Establishing an Investment Committee Will Have to Wait
Establishing an Investment Committee to review and oversee the City’s investments is going to have to wait until Council’s next meeting, as the new measure failed to glean unanimous support.
The proposed bylaw, which would establish the committee, was opposed by Councillor Brian Swanson.
“This is the last hurdle to be cleared in the creation of the Investment Committee and I’m opposed to that. It might have value but this is a committee to pursue riskier investments,” Coun Swanson claimed.
He opposed the idea, calling the reserve funds “an investment portfolio.”
“This is taxpayer money, not really our investment portfolio,” Councillor Swanson said.
The hiring of a money manager for half or one percent could potentially cost the City $300,000 to $600,000 annually he said, meaning a higher rate of return was necessary to make up the difference.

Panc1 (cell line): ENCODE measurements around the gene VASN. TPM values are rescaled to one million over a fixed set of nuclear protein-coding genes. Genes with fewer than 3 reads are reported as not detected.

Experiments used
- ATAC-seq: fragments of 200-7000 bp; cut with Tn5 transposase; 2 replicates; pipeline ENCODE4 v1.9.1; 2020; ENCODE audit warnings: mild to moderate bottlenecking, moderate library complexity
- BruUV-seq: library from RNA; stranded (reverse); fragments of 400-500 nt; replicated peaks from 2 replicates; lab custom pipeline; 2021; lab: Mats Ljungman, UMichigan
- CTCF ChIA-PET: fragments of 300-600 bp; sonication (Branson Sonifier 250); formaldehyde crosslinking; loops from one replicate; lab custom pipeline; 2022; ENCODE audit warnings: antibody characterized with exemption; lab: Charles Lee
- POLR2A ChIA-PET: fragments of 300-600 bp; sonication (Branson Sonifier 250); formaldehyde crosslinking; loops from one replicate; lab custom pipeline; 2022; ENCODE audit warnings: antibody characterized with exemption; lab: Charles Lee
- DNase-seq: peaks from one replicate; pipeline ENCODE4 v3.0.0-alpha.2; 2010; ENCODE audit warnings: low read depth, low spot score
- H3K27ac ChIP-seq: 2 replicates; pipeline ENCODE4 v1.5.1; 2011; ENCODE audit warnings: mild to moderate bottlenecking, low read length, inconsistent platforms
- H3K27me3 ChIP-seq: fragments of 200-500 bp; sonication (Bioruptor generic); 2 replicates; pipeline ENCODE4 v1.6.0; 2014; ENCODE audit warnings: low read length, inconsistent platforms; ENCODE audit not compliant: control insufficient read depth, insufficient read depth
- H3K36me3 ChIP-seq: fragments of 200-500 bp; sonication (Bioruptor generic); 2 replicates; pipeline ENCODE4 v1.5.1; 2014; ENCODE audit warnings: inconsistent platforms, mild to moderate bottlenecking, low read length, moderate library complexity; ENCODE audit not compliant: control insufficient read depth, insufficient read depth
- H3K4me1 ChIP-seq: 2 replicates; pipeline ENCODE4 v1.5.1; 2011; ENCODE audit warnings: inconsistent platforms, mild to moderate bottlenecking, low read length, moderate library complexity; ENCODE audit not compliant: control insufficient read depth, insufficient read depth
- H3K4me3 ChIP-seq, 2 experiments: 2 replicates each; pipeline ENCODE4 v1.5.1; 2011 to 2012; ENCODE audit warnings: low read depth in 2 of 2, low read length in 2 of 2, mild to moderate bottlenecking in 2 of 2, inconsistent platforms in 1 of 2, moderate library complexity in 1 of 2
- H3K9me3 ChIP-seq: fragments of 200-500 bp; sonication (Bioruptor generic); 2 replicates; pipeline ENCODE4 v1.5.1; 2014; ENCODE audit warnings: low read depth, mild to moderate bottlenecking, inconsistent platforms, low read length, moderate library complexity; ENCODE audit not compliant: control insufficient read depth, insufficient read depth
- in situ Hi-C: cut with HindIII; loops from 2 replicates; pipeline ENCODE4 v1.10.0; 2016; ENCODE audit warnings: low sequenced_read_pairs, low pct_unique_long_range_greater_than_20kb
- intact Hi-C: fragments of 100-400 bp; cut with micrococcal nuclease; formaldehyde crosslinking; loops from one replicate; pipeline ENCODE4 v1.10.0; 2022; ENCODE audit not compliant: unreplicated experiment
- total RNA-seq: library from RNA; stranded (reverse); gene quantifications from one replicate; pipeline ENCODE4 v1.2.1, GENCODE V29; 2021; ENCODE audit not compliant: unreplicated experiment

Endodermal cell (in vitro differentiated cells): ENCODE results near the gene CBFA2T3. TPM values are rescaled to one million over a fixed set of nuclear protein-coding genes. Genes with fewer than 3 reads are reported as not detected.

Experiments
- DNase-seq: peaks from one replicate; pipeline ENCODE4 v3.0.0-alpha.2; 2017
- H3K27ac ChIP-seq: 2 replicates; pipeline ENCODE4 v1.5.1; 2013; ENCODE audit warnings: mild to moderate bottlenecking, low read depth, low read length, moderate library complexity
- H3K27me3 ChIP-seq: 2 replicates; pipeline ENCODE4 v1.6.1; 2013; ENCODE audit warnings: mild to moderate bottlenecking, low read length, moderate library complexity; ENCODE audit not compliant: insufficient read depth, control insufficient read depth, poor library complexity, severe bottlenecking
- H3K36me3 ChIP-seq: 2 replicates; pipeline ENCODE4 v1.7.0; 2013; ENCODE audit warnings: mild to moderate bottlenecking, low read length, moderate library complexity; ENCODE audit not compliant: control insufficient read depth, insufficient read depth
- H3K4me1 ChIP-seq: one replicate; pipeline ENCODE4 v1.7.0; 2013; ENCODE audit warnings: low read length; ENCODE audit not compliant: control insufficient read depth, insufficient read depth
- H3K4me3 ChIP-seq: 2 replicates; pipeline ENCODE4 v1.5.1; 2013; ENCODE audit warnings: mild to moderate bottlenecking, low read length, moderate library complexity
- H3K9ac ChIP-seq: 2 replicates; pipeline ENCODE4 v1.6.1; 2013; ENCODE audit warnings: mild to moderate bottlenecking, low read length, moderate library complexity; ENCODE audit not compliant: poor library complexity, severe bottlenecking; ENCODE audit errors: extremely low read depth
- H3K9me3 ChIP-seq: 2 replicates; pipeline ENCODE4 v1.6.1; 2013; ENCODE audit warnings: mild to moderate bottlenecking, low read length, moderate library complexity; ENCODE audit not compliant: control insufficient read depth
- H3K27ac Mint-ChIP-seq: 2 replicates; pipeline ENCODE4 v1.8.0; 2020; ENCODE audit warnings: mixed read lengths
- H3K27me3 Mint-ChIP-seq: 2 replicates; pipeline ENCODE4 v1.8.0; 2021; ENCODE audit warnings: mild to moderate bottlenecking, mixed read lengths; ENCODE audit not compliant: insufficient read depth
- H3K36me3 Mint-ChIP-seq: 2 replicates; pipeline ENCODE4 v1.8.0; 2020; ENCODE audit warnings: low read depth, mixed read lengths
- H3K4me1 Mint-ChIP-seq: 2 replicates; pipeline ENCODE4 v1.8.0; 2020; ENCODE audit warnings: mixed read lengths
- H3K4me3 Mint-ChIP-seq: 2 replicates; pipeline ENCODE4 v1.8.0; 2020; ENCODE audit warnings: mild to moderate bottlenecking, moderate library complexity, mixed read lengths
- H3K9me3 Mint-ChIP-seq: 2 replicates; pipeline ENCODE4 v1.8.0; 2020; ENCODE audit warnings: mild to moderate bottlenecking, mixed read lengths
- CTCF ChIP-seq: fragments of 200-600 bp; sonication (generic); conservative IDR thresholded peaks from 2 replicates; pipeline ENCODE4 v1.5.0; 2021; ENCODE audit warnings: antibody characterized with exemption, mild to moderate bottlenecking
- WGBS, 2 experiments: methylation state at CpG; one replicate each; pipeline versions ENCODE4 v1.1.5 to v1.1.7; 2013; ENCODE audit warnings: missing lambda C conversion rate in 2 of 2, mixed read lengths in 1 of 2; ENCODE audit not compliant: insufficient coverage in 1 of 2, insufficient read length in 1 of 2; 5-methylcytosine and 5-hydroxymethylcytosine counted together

“We need annual allocations from that money to sustain our capital programs,” he said, adding “the risks are much higher than what we are doing now and that is investing in blue chip bonds…we don’t hear about the downside and it seems the only way we will learn about that is the hard way.”
Councillor Don Mitchell said he felt Councillor Swanson was misleading people about what was occurring, as decisions on investment strategies lay with Council.
“The premise is the higher risk is stock market funds…I don’t think it’s the case we will be abandoning major reliance on equities,” Coun Mitchell said.
Councillor Chris Warren saw the committee as not secretive but as a means of accountability.
“I see it as another level of accountability to our investment policy,” Coun Warren said, adding “the intent of the committee is to maximize earnings and minimize risk.”
“Comparing historical averages made on bonds and other investment portfolios, there is a substantial gap there,” he stated.
The Investment Committee Bylaw passed two readings but failed to receive unanimous support on the third reading, with Councillors Dawn Luhning and Swanson opposed.
In order for any bylaw to be introduced and pass all three readings in the same council meeting, the vote must be unanimous.